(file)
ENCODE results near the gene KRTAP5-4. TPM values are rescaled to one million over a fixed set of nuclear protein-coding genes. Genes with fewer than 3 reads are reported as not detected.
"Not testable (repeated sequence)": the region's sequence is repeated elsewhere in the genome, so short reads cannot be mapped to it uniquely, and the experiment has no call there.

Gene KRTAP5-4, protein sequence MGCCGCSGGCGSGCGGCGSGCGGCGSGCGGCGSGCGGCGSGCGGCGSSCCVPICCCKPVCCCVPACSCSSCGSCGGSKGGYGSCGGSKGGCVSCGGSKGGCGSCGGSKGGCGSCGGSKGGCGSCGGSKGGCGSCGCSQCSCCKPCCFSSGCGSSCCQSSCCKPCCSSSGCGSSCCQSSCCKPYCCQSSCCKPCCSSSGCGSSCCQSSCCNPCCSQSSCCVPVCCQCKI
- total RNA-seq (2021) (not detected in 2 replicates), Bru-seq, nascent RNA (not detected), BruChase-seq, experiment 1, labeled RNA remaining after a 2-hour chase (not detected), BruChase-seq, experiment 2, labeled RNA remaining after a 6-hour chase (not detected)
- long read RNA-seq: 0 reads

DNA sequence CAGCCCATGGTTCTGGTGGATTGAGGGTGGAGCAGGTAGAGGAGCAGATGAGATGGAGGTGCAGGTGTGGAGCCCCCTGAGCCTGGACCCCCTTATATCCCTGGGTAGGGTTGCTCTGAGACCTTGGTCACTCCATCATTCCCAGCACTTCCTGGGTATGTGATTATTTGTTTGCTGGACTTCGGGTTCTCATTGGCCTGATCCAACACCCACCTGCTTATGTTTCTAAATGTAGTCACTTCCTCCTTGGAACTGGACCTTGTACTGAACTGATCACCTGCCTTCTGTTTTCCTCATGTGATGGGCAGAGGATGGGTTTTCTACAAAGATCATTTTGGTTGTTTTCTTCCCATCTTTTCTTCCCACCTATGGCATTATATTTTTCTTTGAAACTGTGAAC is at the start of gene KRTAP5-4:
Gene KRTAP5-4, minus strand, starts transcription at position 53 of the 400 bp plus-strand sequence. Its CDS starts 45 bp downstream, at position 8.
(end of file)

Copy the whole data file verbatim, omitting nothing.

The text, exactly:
ENCODE results near the gene KRTAP5-4. TPM values are rescaled to one million over a fixed set of nuclear protein-coding genes. Genes with fewer than 3 reads are reported as not detected.
"Not testable (repeated sequence)": the region's sequence is repeated elsewhere in the genome, so short reads cannot be mapped to it uniquely, and the experiment has no call there.

Gene KRTAP5-4, protein sequence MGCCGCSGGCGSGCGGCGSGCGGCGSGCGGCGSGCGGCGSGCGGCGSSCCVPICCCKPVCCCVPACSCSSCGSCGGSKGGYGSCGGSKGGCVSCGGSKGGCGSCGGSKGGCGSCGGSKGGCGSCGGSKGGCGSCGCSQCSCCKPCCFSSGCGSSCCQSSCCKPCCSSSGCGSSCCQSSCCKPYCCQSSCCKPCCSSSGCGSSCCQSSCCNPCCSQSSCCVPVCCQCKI
- total RNA-seq (2021) (not detected in 2 replicates), Bru-seq, nascent RNA (not detected), BruChase-seq, experiment 1, labeled RNA remaining after a 2-hour chase (not detected), BruChase-seq, experiment 2, labeled RNA remaining after a 6-hour chase (not detected)
- long read RNA-seq: 0 reads

DNA sequence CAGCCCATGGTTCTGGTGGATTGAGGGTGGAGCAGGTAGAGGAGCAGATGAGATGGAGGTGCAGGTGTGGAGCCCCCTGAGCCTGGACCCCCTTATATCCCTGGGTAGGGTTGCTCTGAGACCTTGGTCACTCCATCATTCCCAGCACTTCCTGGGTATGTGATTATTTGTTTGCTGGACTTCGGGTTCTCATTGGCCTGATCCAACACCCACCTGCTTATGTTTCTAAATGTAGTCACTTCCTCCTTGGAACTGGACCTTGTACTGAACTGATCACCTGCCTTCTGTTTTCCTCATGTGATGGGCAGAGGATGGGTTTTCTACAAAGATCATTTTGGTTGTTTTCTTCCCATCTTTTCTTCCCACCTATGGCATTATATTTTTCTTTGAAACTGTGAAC is at the start of gene KRTAP5-4:
Gene KRTAP5-4, minus strand, starts transcription at position 53 of the 400 bp plus-strand sequence. Its CDS starts 45 bp downstream, at position 8.